I was intrigued by a prototype monoplane designed by John Taylor in 1956 and built in his lounge, which restricted its size to 16ft! It was completed at a cost of £100 in 1959 and took its maiden flight in July that year. Now that’s the sort of quirky fact we like.

Exploring the caves

Until now, we had stayed relatively close to our base in Cromwell, but on finding an unusual attraction in Nottingham, we drove there, using the park and ride.

The bus dropped us off at the Victoria Shopping Centre and then we walked to the City of Caves.

Nottingham is built on a sandstone ridge from which some 800 caves were carved. Public houses used them for their cellars, and people lived and worked in other caves. There was a tannery here, and during World War II, Anderson shelters were built to protect people from air raids. But the caves date back much further – pottery fragments from 1270 to 1300 have also been found.

Air raid shelter
Air raid shelters in Nottingham’s City of Caves

We just missed the guided tour, but we scanned a barcode with our phones near the ticket office at the entrance to the caves, to start our individual tour. It only covers a very small part of the caves, but we voted it a great visit.

Lunch at Ye Olde Trip to Jerusalem Inn

Feeling peckish by this time, we lunched at a Nottingham landmark, Ye Olde Trip to Jerusalem Inn. Said to be the oldest inn in the UK, it was originally carved from the rock on which Nottingham Castle stands, with caves below housing the cellars.

We were shown to a table in a peaceful corner near the open fire, and enjoyed the best steak and ale pie ever – or more accurately, steak and Merlot wine pie.

Another fascinating fact for us: the ‘Trip’ in the inn’s name doesn’t mean a journey, but rather, a stop on a journey – it’s a resting point on the way to Jerusalem.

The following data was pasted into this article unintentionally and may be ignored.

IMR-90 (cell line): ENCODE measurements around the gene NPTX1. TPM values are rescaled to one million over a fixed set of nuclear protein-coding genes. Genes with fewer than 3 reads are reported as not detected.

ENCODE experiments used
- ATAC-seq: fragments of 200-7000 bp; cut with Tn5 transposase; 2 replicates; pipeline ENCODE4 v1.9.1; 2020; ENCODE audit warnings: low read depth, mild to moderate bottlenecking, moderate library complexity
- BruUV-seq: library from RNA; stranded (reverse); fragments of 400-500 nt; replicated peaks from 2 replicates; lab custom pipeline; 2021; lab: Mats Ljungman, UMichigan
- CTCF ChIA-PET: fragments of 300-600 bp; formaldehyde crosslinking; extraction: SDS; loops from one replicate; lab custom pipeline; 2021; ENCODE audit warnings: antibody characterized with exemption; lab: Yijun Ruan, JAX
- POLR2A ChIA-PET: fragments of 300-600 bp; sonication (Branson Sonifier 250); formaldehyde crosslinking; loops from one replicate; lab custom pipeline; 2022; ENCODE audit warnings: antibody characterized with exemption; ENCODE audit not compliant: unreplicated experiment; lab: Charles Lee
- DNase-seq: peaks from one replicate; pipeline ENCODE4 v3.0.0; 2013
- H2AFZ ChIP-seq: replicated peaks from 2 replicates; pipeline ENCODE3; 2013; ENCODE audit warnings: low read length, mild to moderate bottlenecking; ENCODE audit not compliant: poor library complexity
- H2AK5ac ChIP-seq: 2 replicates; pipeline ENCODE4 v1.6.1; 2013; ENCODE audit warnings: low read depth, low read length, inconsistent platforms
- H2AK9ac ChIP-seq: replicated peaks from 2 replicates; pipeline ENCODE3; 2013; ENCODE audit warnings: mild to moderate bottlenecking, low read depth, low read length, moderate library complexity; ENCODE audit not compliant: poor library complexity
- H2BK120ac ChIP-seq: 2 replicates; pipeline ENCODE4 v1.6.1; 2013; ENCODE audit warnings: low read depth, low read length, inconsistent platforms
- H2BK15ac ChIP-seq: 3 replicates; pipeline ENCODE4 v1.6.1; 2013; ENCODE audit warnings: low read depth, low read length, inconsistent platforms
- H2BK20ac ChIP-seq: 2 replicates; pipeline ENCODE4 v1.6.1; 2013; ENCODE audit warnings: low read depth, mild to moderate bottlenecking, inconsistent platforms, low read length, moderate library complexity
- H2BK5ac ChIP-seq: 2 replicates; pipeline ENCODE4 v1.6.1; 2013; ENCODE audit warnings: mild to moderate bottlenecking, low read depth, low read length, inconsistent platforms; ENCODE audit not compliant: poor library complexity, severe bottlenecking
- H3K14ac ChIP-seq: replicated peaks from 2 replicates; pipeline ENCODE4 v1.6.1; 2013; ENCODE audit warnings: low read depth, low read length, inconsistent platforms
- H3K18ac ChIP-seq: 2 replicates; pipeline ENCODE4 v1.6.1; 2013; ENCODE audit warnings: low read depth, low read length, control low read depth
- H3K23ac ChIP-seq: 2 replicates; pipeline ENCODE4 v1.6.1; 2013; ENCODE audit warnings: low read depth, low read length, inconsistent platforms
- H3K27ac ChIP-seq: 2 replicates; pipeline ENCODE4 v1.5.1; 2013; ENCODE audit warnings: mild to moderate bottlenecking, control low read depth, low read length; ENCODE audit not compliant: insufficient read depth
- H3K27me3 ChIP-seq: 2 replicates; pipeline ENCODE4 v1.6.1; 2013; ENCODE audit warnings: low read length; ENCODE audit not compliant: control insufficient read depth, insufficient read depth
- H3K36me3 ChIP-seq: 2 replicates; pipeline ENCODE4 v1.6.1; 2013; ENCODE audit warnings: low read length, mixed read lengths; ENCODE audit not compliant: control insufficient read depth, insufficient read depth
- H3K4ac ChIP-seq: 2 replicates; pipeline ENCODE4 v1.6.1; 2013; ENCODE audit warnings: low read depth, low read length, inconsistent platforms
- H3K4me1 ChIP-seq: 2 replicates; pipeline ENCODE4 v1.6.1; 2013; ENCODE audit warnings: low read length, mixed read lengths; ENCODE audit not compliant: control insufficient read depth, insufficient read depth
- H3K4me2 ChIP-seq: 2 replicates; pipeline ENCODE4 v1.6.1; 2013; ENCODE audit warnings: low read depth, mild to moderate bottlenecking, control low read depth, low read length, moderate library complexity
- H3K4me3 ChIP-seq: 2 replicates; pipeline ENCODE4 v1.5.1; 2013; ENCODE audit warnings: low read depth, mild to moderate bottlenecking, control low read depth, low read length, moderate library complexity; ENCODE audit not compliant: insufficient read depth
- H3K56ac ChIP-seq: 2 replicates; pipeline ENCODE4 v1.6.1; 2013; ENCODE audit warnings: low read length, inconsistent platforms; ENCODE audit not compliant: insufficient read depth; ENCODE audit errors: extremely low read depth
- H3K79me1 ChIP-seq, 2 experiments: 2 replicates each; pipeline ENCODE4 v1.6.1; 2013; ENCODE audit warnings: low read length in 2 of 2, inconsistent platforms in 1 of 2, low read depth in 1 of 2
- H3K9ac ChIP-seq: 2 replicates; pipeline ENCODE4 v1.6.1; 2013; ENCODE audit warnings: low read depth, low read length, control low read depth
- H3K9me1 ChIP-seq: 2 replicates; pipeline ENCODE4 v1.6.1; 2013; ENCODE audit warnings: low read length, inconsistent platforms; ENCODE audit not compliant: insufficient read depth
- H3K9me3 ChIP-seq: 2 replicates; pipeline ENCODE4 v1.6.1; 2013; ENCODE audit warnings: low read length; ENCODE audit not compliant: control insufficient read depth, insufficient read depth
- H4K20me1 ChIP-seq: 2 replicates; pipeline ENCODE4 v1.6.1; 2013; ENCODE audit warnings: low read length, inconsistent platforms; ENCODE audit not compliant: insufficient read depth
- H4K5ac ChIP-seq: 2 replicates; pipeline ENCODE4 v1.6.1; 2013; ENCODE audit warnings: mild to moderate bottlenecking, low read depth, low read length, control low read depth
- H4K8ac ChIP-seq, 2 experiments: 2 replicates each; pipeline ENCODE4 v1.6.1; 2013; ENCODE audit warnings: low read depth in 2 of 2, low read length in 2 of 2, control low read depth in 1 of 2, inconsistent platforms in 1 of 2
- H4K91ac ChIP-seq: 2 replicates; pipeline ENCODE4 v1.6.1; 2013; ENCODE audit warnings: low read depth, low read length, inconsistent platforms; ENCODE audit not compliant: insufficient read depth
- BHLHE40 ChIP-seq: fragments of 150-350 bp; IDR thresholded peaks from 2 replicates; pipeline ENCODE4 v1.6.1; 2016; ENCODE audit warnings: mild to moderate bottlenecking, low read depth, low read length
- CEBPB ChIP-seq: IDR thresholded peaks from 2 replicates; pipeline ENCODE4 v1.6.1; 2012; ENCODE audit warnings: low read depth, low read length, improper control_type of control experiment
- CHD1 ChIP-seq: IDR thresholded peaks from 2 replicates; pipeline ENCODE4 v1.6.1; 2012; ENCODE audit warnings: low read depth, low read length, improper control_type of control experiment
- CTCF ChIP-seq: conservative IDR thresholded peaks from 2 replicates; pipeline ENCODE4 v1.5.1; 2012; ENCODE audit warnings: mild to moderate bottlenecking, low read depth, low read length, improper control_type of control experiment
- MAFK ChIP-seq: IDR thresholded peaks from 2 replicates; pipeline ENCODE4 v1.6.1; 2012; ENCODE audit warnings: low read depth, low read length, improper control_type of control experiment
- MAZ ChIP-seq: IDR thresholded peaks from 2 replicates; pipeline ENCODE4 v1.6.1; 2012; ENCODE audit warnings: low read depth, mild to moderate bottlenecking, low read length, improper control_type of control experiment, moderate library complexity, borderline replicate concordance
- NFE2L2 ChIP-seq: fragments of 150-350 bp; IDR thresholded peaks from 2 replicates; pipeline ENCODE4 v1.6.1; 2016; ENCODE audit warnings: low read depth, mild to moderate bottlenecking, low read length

On our final day, we decided to take a walk around the market town of Newark, which lies on the River Trent and used to be a major inland port.

Newark market and town hall
Newark market and town hall

The ruined castle, built in 1123, overlooks the river, although at the time of our visit it was being extensively renovated.

Newark was a Royalist stronghold, but surrendered in 1646, when the castle and other structures were destroyed. We loved the unusual buildings lining the market square. Dominating everything, however, is the Church of St Mary Magdalene, with its impressive tower and spire.

Church of St Mary Magdalene
Image: Getty Images – The Church of St Mary Magdalene dominates the Newark skyline

Our thirst for facts had certainly been quenched on this entertaining holiday, and here’s to the next one!

Are you looking for more touring inspiration? Then find out how Nigel Hutson got on when he explored Calderdale, a beautiful part of the world with plenty to see. Alternatively, take in the wonders of the night sky by going stargazing at Kielder Forest or see how Sue Taylor got on when she set off to discover the delights of Suffolk.

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Planning a tour to Nottingham

Way to go

From our home in Lancashire, we took the M65 to J8, then the A56 to join the M66. At J4 of the M66, we took the M62 until J33, where we took the A1 to the campsite.

Our outfit

We tow our 2017 Knaus Starclass 560 with our 2017 Volvo XC60 AWD.

Where we stayed

Milestone Caravan Park

Address: Great North Road, Cromwell, Newark NG23 6JE, 01636 821 244,

  • Open: All year
  • Pitches: 120
  • Price: £26.40-£37.40

Very helpful reception. Pitches are generous, and washroom facilities spotless. The campsite is lush, with lots of plants and greenery, two well-stocked fishing lakes and good walking, including an onsite dog-walk.

Find out more

Lead image: Getty Images